Ocean City, NJ asked in DUI / DWI for New Jersey

Q: If I get pulled over for drunk driving, can I refuse to speak with the cop until I have a lawyer?

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2 Lawyer Answers

H. Scott Aalsberg Esq.

  • DUI & DWI Lawyer
  • East Brunswick, NJ
  • Licensed in New Jersey

A: Some things you must tell the cops such as biographical information what you had to drink and where however you do not have to tell the police.

Mr. Kenneth Albert Vercammen Esq.

  • DUI & DWI Lawyer
  • Edison, NJ
  • Licensed in New Jersey

A: Right to Remain Silent upon arrest or police questioning- Miranda Rights

The Fifth Amendment to the United States Constitution prohibits the use of involuntary statements and confessions at trial. The State bears the burden of proof in a motion to suppress a statement allegedly obtained in violation of the Miranda doctrine. New Jersey requires the higher standard of beyond a reasonable doubt when the court determines if Miranda has not been fully complied with. State v Yough 49 NJ 587, 600-601 (1967), State v Whittington 142 NJ Super. 45, 49-50 (App. Div. 1976), State v Flower 224 NJ Super. 208, 213 (Law Div 1987) aff'd per curiam 224 NJ Super. 90 (App. Div. 1988).

Miranda applies not only upon arrest, but also upon custodial interrogation

A defendant is in "custody" for purposes of Miranda if the actions of the interrogating officers and the surrounding circumstances, fairly construed, would reasonably lead a detainee to believe he was not free to leave. State v. Barnes, 54 N.J. 1, 6 (1969) cert. den. 396 U.S. 1029, 90 S. Ct. 580, 24 L.Ed.2d 525 (1970). As such, the inquiry has been characterized as an "objective reasonable man" test. Id.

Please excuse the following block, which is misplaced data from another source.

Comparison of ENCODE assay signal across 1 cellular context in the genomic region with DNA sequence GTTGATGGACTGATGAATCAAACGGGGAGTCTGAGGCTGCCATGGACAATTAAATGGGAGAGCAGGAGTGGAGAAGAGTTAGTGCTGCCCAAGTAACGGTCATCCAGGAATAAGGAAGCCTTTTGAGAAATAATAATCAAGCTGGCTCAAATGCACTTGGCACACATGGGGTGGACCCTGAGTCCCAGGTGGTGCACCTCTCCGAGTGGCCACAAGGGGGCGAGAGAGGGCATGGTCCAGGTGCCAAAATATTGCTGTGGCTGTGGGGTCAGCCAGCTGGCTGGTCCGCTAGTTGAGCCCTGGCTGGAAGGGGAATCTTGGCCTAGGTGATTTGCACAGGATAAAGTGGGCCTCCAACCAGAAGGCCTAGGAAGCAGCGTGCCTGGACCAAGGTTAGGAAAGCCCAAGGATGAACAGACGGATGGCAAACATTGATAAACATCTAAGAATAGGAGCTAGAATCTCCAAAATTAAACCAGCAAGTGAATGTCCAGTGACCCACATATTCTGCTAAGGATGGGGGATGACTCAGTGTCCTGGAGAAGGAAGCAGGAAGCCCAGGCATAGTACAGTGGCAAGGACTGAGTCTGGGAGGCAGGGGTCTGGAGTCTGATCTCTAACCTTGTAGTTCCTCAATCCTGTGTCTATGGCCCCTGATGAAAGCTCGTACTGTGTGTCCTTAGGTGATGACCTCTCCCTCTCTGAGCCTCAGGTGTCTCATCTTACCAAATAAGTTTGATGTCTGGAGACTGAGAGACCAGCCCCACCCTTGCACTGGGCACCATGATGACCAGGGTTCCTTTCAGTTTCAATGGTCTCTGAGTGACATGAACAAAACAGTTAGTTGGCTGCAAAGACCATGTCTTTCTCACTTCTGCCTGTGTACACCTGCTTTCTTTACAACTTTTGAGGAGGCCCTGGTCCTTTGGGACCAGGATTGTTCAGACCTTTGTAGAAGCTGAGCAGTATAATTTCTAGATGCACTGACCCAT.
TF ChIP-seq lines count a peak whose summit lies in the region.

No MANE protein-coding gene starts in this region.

It is fundamental that Miranda Warnings are required when a person is subject to "custodial interrogation." Miranda v. Arizona, 384 U.S. 436, 444, 86 S.Ct. 1602, 1612, 16 L. Ed.2d 694, 706 (1966).

"Custodial interrogation" has been defined as "questioning initiated by law enforcement officers after a person has been taken into custody or otherwise deprived of his freedom of action in any significant way." Id.

In State v. Cunningham, 153 N.J. Super. 350, 352-353, (App. Div. 1977), the Court (citing People v. Stewart, 62 400 P.2d 97, 102 (1965)), said:

The test ... does not propose a determination of the actual intent or subjective purpose of the police in undertaking the interrogations but a determination based upon the objective evidence.

Absent Miranda Warnings to a defendant who is in custody, the prosecution may not use a defendant's answers to questions. State v. Hartley, 103 N.J. 252, 275 (1986). A valid waiver of a defendant's constitutional rights must be made voluntarily, knowingly, and intelligently - the State bears that burden of that proof beyond a reasonable doubt. Miranda v. Arizona, supra, 384 U.S. at 444, 86 S.Ct. at 1612, State v. Bey, 112 N.J. 123, 134 (1988)


As set forth in NJ Practice, Vol. 32 Criminal Practice and Procedure (West 1998) Section 755, the United States Supreme Court in Rhode Island V Innis, 446 U.S. 291, 100 S.Ct. 1682, 64 L.Ed.2d 297 (1980) held that the term "interrogation" under Miranda refers not only to express questioning but also to any words or actions on the part of the police that the police should know are reasonably likely to elicit an incriminating response from the suspect.

It is "an established principle of our federalist system" that states may afford "individual liberties more expansive than those afforded by the federal constitution." State v Novembrino 105 NJ 95, 144-145 (1987).

Generally, a statement given by a defendant is not admissible in a criminal case unless the court is satisfied beyond a reasonable doubt that the defendant was informed of his Miranda rights before giving the statement and "in light of all the circumstances attending the confession it was given voluntarily." State v Hampton 61 NJ 250, 272 (1972).

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